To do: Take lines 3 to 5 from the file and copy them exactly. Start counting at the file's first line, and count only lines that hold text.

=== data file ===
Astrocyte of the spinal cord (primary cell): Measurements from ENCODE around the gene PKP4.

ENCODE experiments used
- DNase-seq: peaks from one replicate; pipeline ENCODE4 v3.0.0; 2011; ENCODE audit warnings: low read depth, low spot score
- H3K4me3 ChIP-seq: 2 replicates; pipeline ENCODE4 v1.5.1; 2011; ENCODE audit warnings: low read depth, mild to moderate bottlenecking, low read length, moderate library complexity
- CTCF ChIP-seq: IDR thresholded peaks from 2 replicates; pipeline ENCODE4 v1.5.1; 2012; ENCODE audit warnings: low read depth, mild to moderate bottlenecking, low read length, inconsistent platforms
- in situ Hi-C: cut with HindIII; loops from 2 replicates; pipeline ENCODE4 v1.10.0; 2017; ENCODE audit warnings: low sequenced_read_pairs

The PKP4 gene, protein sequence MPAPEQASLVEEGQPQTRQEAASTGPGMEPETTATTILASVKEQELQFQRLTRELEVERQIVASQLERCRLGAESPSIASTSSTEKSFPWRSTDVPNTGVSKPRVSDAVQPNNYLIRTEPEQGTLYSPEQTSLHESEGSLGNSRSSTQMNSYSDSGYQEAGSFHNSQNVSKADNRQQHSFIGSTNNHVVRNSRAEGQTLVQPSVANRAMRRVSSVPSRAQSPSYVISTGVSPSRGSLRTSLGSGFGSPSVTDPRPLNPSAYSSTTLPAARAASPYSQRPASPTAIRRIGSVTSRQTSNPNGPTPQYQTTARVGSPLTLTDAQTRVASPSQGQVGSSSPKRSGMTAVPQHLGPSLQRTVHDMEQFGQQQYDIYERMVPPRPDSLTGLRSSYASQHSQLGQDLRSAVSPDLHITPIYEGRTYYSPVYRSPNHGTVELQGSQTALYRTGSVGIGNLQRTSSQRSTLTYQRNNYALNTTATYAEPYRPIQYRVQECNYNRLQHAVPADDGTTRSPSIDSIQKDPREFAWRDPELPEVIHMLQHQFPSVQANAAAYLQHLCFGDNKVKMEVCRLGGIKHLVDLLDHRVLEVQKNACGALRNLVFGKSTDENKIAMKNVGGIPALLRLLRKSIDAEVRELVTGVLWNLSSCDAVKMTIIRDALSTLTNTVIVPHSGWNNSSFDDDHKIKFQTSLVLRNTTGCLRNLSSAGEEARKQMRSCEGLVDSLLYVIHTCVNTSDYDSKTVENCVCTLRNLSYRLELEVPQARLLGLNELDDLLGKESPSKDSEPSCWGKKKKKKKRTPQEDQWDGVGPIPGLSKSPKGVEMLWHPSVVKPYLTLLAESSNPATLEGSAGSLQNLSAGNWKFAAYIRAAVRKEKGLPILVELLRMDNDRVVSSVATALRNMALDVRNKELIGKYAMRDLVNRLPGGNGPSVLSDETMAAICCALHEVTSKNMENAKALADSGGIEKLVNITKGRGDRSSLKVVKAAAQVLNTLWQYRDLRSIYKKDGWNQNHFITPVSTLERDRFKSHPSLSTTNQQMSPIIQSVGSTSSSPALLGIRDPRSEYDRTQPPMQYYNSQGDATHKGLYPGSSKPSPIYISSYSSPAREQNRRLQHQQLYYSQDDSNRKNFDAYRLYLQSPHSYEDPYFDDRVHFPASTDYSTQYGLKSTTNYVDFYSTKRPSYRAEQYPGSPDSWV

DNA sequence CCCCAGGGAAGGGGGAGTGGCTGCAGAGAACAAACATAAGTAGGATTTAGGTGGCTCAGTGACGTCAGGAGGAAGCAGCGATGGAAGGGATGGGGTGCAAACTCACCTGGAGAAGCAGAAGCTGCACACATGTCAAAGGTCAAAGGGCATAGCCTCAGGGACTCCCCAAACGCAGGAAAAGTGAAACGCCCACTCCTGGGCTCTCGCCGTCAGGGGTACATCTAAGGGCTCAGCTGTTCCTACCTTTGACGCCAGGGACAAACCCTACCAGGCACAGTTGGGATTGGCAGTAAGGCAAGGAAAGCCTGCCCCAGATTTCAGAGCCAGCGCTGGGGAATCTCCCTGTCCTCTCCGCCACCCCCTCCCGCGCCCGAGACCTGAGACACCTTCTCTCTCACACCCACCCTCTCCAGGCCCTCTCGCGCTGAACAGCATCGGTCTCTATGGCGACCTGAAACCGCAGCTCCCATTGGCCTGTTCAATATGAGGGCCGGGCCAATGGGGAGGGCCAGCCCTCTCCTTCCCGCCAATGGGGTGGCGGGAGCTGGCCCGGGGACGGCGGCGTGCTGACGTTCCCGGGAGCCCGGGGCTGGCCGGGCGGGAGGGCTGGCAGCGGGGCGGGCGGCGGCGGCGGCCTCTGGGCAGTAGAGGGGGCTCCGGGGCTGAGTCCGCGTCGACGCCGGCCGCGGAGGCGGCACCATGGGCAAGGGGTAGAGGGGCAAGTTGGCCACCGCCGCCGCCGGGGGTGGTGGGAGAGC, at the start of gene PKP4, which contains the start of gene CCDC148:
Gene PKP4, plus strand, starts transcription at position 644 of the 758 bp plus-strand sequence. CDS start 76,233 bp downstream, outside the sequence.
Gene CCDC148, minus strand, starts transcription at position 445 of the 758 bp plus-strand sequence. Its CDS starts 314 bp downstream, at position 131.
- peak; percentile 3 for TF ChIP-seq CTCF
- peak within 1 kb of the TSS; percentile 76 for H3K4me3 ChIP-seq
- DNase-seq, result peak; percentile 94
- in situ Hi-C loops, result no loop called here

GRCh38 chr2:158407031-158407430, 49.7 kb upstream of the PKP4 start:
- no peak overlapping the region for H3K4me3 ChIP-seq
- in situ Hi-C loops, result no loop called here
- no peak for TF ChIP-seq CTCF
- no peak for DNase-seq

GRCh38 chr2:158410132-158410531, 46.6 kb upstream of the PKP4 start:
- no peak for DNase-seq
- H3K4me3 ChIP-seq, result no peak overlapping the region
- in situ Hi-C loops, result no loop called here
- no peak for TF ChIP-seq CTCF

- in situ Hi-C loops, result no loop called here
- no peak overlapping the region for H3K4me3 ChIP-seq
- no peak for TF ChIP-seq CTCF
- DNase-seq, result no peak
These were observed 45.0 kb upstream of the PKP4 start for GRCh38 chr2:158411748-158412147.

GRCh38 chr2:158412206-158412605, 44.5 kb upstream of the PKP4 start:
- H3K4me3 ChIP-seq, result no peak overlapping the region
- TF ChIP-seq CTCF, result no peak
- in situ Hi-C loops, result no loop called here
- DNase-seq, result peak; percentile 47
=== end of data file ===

- DNase-seq: peaks from one replicate; pipeline ENCODE4 v3.0.0; 2011; ENCODE audit warnings: low read depth, low spot score
- H3K4me3 ChIP-seq: 2 replicates; pipeline ENCODE4 v1.5.1; 2011; ENCODE audit warnings: low read depth, mild to moderate bottlenecking, low read length, moderate library complexity
- CTCF ChIP-seq: IDR thresholded peaks from 2 replicates; pipeline ENCODE4 v1.5.1; 2012; ENCODE audit warnings: low read depth, mild to moderate bottlenecking, low read length, inconsistent platforms